Special to the Las Vegas Tribune Two big screens projecting a mug shot served as the backdrop for 42 Eighth Judicial District specialty court graduates in Las Vegas as they celebrated their drug-free, crime–free life after an intensive treatment program. A packed room filled with friends, family, counselors and even the judges who sentenced the participants, looked on and applauded, as one by one the graduates faced friendly heckles on their mug shots, collected their certificates, thanked their judge and counselors and shared their emotional road to recovery. Standing before the audience, a nervous graduate named Armando said he was so excited that he couldn’t sleep the night before. Barbara, who was chosen to speak on behalf of the mental health court graduates, said that the program helped her to overcome a 35-year drug addiction. A DUI graduate named Jason just said that he was happy to have his family back. Many of the graduates brought prepared letters to read, including Marcus who said, “Thank you to the program that saved my life.” He read a heart-wrenching letter that recounted his despair during his addiction and ended by saying, “I hope to make the world a better place.” One 20-year-old said that it was good he caught “it” when he was young because he didn’t think that he would make it to be old. The audience laughed, applauded and echoed the thought. Judge Linda Marie Bell who presides over the specialty courts commended the graduates and said, “I know how hard you’ve worked and what you put into the program. You inspire me.” Specialty courts solve issues through a rigorous and coordinated approach between judges, prosecutors, defense attorneys, parole and probation, law enforcement social service and treatment communities. All work together to help participants recover, live crime-free and become productive citizens. There are thousands of specialty courts nationwide. The Eighth Judicial District Court’s drug court is the fifth such court established in the nation. District Court was the first to pilot a juvenile drug court, first for a child support drug court, dependency drug court and prison re-entry court. Since its inception locally, the drug court program has helped to ensure that more than 650 babies have been born drug-free to mothers in the program. Next week in Washington, DC, more than 4,000 treatment court professionals will convene at The National Association of Drug Court Professionals’ (NADCP) training conference, the world’s largest conference on substance abuse, mental health and the criminal justice system. NADCP reports that “nationwide, 75 percent of drug court graduates remain arrest-free at least two years after leaving the program. Drug courts significantly reduce crime as much as 35 percent more than other sentencing options. Nationwide, for every $1 invested in drug court, taxpayers save as much as $3.36 in avoided criminal justice costs alone. When considering other cost offsets such as savings from reduced victimization and healthcare service utilization, studies have shown benefits range up to $12 for every $1 invested. Drug courts produce cost savings ranging from $4,000 to $12,000 per client. These cost savings reflect reduced prison costs, reduced revolving-door arrests and trials, and reduced victimization. Parents in family drug court are more likely to go to treatment and complete it. Children of family drug court participants spend significantly less time in out-of-home placements such as foster care.“ The primary service provider for the District Court program is Choices. WestCare and Salvation Army provide in-patient services. Last year, 530 participants graduated from District Court specialty court programs in the Eight Judicial District.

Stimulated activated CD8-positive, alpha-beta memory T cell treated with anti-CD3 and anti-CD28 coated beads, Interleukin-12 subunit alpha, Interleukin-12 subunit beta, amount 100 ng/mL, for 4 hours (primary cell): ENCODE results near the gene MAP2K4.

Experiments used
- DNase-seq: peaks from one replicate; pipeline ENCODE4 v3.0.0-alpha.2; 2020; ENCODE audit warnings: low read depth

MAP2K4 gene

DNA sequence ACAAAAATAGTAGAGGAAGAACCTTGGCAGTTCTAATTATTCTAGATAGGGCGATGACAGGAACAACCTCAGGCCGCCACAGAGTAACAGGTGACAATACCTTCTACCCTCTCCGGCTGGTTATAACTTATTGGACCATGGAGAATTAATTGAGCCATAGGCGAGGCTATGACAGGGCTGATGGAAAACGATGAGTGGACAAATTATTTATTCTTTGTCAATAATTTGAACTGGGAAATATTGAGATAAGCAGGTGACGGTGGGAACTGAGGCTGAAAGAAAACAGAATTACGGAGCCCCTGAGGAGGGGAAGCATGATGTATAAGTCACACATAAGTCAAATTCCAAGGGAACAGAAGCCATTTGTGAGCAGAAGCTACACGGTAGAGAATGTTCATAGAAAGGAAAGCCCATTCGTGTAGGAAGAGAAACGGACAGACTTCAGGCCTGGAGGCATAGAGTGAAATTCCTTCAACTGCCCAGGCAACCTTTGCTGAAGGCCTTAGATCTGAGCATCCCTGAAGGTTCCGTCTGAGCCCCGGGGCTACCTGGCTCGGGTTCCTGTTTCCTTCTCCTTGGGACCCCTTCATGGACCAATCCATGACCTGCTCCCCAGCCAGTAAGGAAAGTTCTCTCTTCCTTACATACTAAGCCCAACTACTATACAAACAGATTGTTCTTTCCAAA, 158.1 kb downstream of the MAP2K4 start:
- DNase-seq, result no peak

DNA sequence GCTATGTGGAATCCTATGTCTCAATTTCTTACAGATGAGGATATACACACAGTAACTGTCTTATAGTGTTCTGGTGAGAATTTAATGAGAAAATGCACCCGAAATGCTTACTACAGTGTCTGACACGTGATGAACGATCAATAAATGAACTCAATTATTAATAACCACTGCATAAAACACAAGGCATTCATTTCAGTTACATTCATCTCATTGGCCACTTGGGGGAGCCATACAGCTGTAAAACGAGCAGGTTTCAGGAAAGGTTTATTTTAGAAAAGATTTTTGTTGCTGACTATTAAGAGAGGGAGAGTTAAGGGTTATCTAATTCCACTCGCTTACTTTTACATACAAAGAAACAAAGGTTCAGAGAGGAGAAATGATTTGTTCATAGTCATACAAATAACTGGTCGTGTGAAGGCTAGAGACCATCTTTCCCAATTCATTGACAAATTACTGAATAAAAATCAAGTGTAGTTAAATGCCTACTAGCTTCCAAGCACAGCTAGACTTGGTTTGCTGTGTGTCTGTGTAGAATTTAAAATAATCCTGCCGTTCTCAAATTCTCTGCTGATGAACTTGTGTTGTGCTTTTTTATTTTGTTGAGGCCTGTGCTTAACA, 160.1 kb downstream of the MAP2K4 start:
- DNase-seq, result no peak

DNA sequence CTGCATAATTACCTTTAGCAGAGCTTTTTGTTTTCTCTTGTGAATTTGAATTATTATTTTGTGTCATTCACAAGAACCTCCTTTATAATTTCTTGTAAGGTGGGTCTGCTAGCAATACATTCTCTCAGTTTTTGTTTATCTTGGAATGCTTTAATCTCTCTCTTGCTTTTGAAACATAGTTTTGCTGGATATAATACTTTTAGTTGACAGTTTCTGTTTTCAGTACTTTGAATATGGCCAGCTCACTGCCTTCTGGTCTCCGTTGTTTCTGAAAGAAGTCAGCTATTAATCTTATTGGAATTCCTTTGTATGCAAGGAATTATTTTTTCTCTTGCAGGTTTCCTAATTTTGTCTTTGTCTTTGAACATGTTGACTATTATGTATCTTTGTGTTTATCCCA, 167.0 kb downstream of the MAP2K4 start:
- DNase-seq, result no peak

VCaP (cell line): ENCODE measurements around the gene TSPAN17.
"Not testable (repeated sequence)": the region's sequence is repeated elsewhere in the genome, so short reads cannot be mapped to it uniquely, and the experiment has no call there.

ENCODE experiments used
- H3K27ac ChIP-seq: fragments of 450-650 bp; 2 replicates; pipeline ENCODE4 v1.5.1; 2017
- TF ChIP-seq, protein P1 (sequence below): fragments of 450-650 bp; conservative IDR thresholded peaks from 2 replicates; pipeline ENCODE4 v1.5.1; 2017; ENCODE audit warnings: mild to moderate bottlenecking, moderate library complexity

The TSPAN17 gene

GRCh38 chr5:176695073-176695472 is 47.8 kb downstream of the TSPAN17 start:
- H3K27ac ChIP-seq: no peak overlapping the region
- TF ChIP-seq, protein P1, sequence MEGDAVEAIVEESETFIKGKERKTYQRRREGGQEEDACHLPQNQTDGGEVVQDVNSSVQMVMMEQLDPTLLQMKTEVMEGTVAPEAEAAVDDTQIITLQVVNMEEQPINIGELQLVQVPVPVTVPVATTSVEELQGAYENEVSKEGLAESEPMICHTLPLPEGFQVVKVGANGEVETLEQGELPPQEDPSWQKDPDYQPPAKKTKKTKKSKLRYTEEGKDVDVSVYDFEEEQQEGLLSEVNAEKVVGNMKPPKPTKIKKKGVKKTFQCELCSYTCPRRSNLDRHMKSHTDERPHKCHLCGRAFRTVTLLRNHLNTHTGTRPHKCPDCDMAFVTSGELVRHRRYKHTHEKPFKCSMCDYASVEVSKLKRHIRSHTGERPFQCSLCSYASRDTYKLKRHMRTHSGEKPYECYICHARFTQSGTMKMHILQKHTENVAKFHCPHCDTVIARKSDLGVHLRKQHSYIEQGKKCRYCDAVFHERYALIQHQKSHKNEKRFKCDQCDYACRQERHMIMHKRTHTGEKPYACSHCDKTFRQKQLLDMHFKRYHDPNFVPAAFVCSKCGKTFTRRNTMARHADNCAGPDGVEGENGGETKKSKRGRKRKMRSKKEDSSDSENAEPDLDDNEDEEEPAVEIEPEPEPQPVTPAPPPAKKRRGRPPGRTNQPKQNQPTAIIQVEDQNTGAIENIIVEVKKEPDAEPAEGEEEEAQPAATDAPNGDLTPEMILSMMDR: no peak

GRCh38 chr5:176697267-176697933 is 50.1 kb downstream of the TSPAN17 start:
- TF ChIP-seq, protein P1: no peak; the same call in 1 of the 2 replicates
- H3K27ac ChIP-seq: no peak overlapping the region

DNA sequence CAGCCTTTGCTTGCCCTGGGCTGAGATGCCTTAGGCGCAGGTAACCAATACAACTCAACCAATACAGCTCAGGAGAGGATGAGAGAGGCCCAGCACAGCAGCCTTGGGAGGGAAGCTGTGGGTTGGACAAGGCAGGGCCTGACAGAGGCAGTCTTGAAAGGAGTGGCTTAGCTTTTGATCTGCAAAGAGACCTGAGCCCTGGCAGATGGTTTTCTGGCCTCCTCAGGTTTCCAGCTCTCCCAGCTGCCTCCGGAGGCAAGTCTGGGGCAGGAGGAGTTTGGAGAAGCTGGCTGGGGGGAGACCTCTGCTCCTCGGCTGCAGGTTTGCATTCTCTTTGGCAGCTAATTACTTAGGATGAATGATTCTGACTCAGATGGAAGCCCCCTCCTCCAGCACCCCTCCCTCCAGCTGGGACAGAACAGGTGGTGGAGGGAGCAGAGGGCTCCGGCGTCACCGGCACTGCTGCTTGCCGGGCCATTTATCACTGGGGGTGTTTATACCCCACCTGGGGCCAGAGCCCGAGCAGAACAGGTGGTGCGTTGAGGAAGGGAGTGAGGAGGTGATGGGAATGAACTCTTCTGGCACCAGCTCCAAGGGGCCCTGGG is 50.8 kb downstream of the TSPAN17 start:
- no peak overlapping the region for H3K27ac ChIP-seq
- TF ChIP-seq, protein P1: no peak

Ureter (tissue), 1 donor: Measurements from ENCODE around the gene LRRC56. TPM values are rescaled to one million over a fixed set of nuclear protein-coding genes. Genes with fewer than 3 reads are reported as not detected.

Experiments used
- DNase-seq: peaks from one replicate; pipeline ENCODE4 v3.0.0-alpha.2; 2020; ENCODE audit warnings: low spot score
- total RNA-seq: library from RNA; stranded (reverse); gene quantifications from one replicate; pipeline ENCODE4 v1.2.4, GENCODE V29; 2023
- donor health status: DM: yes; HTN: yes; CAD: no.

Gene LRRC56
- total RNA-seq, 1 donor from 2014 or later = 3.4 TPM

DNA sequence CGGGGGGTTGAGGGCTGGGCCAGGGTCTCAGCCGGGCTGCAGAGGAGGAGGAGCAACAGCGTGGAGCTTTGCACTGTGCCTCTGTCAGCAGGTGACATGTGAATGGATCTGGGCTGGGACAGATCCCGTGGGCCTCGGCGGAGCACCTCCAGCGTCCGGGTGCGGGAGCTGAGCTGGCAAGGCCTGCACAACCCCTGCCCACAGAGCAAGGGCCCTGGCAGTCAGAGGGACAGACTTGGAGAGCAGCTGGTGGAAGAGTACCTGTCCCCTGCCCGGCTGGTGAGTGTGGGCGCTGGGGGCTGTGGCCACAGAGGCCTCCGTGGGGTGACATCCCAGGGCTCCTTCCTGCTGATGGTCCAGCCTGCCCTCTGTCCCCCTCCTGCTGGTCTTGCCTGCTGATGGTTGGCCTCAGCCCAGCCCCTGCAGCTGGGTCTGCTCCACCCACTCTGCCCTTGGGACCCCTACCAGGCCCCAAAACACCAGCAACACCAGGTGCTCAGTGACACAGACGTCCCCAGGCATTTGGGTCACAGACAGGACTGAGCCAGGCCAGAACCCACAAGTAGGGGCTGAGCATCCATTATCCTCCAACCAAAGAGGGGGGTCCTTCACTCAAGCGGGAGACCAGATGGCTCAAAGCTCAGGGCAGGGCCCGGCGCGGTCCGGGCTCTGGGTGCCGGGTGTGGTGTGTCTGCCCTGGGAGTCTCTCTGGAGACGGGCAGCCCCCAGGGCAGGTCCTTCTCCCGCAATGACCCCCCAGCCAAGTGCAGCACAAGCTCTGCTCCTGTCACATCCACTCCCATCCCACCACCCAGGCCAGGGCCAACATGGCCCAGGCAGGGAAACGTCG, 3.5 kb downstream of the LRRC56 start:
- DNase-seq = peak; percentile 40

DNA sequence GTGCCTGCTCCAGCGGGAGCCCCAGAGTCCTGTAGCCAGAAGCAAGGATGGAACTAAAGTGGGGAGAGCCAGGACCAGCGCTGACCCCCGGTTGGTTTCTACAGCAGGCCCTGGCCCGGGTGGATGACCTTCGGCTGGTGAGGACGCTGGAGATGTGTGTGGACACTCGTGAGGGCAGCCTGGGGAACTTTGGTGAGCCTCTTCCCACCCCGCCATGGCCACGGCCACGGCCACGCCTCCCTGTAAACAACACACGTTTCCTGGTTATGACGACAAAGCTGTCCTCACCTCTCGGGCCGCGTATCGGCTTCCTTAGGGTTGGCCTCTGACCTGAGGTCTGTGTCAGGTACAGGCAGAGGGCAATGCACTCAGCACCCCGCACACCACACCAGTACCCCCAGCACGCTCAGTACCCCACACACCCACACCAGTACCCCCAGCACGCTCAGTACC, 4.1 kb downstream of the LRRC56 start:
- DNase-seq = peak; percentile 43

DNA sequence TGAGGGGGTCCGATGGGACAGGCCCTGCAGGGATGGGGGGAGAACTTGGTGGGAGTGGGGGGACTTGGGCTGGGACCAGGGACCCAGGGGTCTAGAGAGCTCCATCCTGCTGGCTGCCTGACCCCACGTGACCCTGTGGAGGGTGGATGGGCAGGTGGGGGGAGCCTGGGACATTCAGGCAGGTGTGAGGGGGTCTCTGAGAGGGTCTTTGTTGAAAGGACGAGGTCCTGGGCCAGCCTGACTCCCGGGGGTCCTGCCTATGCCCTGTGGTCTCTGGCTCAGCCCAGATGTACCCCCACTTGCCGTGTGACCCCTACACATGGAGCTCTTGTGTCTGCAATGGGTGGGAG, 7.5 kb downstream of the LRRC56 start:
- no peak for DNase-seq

Tune into RadioTribune daily for the best internet talk radio in Nevada.
Click on the image to tune in.
- Telling it like it is about Harry ReidJanuary 17, 2017
- Innocence Project agrees to represent Kirstin LobatoJanuary 16, 2017
- Columnist takes aim at target-rich topicJanuary 16, 2017
- Media, Democrats need to stop cryingJanuary 11, 2017
- Universal gun background check law unenforceableJanuary 11, 2017
- affordable care act Barack Obama Clark County Clark Feeley Cliven Bundy Dave Thomas Detective Gordon Martines Donald Trump Face The Tribune FBI Fidel Castro Gordon Martines Gov. Brian Sandoval Harry Reid Hillary Clinton Joe Lombardo Judge Allan Earl Justice Department Larry Burns Las Vegas Metropolitan Police Department Las Vegas Review-Journal Las Vegas Tribune Lt. Hans Walters LVMPD Mitt Romney Nevada Supreme Court Obamacare President Barack Obama President Obama Regional Justice Center Republican Party sandy zimmerman Senator Harry Reid Sheriff Doug Gillespie Sheriff Douglas Gillespie Sheriff Gillespie show reviews Social Security Stanley Gibson Sue Lowden Ted Cruz. Trevon Cole U.S. Supreme Court United States United States of America
- In Cuba, that kind of discrimination did not exist until January 1959,August 15, 2014
- Clark County Court to Patricia Doninger: YOU’RE FIREDJune 19, 2013
- The LVPPA is a joke!February 27, 2014
- Lawyer lied during Kirstin Lobato’s Nevada Supreme Court argumentsNovember 13, 2014
- We are all familiar by now with “urban sprawl”January 15, 2014
DonationsLasVegasTribune.com has a handful of honest hardworking editors and researchers. We are working diligently to bring you the truth no matter the cost. We have no membership fees and have no plans for it in the future. We rely on the compassion and dedication of our faithful volunteers and donations from our loyal readers.
Please donate as much as you feel comfortable. We have multiple donation values for your convenience as well as donation you can enter your own value.
We thank you for your support, and please only donate what you can afford.
Like Us On Facebook